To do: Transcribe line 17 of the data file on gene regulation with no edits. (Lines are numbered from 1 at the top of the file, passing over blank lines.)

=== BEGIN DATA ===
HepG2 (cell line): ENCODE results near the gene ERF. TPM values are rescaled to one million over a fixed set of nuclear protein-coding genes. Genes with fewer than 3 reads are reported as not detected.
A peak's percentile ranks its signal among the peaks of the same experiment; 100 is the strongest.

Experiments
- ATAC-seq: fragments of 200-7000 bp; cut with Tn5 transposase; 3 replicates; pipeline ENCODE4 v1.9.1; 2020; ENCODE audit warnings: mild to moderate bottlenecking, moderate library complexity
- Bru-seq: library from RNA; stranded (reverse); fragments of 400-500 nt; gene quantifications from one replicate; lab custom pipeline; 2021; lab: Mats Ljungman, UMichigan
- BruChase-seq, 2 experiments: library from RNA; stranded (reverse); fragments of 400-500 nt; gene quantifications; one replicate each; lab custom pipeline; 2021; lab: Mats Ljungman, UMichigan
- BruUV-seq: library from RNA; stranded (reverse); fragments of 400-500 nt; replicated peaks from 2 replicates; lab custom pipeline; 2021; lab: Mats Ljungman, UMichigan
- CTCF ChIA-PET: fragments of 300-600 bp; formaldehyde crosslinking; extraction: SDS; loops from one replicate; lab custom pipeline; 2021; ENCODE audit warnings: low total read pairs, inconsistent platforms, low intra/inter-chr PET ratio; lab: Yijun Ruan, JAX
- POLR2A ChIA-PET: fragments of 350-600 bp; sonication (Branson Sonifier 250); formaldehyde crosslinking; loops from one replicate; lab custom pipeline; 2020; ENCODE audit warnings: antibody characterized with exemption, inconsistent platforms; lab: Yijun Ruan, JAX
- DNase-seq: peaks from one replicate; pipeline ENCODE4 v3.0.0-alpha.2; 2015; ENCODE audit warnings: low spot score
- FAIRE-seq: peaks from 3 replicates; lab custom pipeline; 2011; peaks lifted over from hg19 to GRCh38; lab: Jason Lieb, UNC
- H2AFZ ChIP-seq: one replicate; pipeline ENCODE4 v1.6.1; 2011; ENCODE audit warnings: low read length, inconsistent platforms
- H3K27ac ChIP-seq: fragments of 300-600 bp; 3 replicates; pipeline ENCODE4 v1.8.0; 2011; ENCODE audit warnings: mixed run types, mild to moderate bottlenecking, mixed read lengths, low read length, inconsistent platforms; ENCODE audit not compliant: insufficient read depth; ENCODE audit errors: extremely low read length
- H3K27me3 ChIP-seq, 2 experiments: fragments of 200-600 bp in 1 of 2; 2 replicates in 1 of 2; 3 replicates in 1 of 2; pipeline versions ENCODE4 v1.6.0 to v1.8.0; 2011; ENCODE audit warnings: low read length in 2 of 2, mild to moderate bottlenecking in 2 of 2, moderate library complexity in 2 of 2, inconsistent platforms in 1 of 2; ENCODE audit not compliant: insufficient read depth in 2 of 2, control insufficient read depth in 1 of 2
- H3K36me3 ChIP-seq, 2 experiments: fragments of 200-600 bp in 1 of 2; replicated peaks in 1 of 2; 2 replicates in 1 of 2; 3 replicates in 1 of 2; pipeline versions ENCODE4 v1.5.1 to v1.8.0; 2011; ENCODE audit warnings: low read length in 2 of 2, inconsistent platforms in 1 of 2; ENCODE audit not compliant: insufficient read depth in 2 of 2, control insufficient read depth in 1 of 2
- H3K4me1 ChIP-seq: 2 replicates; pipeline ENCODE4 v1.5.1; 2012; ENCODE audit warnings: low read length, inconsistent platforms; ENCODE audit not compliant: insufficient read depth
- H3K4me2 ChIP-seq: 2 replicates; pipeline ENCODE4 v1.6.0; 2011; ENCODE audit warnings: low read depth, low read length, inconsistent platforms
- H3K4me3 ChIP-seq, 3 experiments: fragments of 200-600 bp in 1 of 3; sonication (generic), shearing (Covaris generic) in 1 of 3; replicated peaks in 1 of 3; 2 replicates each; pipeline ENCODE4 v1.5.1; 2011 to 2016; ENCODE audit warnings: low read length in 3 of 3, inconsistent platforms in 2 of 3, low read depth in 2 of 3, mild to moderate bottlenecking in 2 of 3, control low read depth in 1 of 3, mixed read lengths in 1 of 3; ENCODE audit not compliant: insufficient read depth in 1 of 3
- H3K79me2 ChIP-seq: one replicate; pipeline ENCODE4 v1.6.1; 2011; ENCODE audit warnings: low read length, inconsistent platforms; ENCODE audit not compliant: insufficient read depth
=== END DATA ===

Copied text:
- H3K4me2 ChIP-seq: 2 replicates; pipeline ENCODE4 v1.6.0; 2011; ENCODE audit warnings: low read depth, low read length, inconsistent platforms